Tuesday, 17 November 2015
Social Welfare Code Review
67. To ask the Tánaiste and Minister for Social Protection for an update on the issue of determination orders which were not catered for in the legislation on jobseeker's transition payments; and if she will make a statement on the matter. [40069/15]
The purpose of this question is to ascertain the position on people who up to now have been open to being pursued by the Department of Social Protection to meet their responsibilities when their partners are lone parents in receipt of lone parent's allowance.
My Department has indicated its intention to review the current maintenance and liable relative procedures since the introduction of the one-parent family payment reforms. While this work is being actively pursued, it is a highly complex issue that involves undertaking a detailed review and any change will require legislation. The issue of maintenance payments, first and foremost, is a private matter between the people concerned and, if they cannot solve the problem, it is a matter for the courts through family law provisions. The provisions on liability to maintain family contained in social welfare legislation are separate from family law legislation. In each case in which a one-parent family payment is awarded the Department seeks to trace the other parent, that is, the liable relative, to ascertain whether he or she is in a financial position to contribute towards the cost of the payment. This does not alter an individual’s obligation to pay maintenance pursuant to a court order. The Department’s legislative basis to issue maintenance assessments to a liable relative does not currently extend to the jobseeker’s transitional payment. As I noted, this matter is under review.
Once the one-parent family payment recipient’s youngest child reaches the age of seven years and the recipient's entitlement to the one-parent family payment ceases, the liability assessed under the liable relative provisions no longer applies. The Department advises the liable relative accordingly. It is important to note that this does not affect any other maintenance arrangement that may be in place between the parents.
While I understand the position on maintenance, the difficulty is that, on foot of the recent change, a person must have a child under the age of seven years to qualify for lone parent's allowance. Until recently, however, that age was 14 years, which meant that in the case of a single parent with a child under the age of 14 years and who was in receipt of the single parent allowance, the State could pursue the non-custodial parent to make a contribution to the State towards the cost of providing the allowance. As a result of the change, people can only receive lone parent's allowance while they have a child aged up to seven years. This means that lone parents with children over seven years but under 14 have been transferred to the jobseeker's transition payment and that the State does not have the same right to pursue the non-custodial parent when the lone parent has been transferred from receiving lone parent's allowance to the jobseeker's transition payment. I am asking the Tánaiste why such people should be let off the hook? Why not put in place a provision whereby the people in question, insofar as they can be identified, can be pursued in the same way they have been pursuable up to now?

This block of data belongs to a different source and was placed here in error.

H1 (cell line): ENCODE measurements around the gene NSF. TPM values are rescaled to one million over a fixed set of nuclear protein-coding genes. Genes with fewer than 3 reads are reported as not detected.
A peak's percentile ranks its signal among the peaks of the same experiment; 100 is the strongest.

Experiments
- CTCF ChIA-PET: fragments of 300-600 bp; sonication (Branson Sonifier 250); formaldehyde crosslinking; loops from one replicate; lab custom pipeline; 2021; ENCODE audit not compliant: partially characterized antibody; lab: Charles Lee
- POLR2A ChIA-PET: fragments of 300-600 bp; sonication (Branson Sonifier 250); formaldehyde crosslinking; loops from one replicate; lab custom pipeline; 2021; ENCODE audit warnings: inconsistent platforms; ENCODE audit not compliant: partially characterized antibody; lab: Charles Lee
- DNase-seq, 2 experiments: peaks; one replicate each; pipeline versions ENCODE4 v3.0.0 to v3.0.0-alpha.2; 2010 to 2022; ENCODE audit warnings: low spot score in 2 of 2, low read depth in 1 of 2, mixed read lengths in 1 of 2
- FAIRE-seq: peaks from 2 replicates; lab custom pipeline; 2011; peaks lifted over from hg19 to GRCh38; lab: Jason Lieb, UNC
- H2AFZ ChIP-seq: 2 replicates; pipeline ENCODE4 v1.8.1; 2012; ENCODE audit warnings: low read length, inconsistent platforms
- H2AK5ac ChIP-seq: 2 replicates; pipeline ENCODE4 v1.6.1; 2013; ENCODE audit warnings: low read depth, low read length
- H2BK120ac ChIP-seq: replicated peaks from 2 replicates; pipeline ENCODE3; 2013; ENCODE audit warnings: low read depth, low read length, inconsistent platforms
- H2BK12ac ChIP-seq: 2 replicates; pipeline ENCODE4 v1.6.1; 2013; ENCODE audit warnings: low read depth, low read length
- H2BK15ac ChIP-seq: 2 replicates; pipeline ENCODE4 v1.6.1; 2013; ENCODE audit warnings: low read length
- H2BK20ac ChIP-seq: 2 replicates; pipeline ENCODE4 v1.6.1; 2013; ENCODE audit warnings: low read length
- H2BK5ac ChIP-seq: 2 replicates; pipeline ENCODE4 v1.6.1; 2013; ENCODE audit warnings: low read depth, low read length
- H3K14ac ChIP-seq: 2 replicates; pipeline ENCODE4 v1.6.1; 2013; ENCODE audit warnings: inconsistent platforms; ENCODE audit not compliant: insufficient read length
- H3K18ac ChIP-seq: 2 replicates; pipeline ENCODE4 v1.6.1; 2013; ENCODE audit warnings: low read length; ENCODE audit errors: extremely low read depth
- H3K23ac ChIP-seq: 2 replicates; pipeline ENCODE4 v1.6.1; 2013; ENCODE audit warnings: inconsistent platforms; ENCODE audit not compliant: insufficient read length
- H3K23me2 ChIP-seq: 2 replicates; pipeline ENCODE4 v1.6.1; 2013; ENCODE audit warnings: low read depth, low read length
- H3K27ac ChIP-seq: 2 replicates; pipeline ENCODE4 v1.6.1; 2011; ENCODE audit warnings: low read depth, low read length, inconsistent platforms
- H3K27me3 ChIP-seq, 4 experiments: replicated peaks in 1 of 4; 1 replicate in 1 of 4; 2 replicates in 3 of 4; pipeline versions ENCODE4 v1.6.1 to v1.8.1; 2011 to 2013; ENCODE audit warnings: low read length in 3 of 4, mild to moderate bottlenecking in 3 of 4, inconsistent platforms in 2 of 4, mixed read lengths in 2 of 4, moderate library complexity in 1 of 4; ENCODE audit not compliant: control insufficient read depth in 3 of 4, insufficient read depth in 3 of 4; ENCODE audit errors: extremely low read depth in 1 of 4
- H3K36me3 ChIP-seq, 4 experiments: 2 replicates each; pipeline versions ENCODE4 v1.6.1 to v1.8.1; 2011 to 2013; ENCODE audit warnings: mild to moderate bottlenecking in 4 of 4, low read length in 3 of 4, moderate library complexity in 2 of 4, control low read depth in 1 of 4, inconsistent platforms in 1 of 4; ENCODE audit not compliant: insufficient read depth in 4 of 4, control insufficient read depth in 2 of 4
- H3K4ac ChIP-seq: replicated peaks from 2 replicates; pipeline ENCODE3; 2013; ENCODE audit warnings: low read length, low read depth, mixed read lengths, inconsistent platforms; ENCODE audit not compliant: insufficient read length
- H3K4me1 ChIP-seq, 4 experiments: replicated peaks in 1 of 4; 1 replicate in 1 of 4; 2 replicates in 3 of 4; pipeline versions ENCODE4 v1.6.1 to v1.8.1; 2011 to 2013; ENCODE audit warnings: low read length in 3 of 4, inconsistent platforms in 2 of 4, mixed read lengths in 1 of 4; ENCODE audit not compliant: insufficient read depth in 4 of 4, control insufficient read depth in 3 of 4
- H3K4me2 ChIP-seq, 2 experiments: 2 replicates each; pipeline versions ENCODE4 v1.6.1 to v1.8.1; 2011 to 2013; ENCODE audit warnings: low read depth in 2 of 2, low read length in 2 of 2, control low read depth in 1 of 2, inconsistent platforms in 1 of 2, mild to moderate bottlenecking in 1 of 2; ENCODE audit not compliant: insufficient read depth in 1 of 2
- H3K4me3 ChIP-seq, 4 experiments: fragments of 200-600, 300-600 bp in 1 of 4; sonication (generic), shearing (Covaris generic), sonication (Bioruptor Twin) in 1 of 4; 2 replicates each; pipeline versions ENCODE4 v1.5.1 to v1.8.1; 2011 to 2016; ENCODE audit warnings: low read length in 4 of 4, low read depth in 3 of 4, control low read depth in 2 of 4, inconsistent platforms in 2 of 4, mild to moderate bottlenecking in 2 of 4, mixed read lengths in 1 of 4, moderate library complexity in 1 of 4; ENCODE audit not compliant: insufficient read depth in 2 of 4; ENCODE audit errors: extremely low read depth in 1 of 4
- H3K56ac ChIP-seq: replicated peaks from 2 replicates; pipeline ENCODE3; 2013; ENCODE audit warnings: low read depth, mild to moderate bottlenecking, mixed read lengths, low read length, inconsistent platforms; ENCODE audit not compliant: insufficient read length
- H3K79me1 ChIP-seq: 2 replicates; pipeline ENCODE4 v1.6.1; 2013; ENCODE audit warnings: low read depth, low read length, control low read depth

In 2014 the Department issued 2,586 determination orders for maintenance.
As a result of the transfer of claimants from the one-parent family payment to the jobseeker's transitional payment in July 2015, 134 or 5% of liable relatives issued with determination orders in 2014 no longer have a liability under the scheme.
The matter of maintenance between a couple who are separating is primarily a matter for the courts. Obviously, parents who have means should contribute to the rearing of their children and should be, as far as possible, involved in their children's upbringing, save in circumstances where there may be issues of domestic violence and so on. As I said, we are reviewing the legislation. As a lawyer, Deputy O'Dea will be aware that this is a matter that falls to be addressed in the context of any arrangements put in place between the two parties. It is important that each of the parents contributes to the upbringing and maintenance of their children.
I understand what the Minister is saying. Maintenance has always been a matter primarily for the parents and the courts. Up to now an absent parent of a child aged up to 14 years could be pursued by the State to contribute to the welfare the State is paying to the parent who is living with the child. Currently, an absent parent can only be pursued until the child has reached aged seven. I do not see any good reason this provision cannot be extended to such time as the single parent is in no longer in receipt of jobseeker's transition payments, which would be the same as applied previously.
As I said, we are currently engaged in an indepth review of the legislation. Any changes deemed necessary will require legislation, which will be brought before the House in due course. We want to arrive at a situation whereby lone parents transitioning to jobseeker's payments, whose children are between seven and 14 years and settled in school, can be offered educational and developmental opportunities and, after their children have reached 14 years, are encouraged into paid employment. Obviously, during the early stage of the child's life, the issue of determination orders is under current legislation in respect of lone parents. We are actively reviewing potential changes to the legislation, which will brought before the Dáil in due course.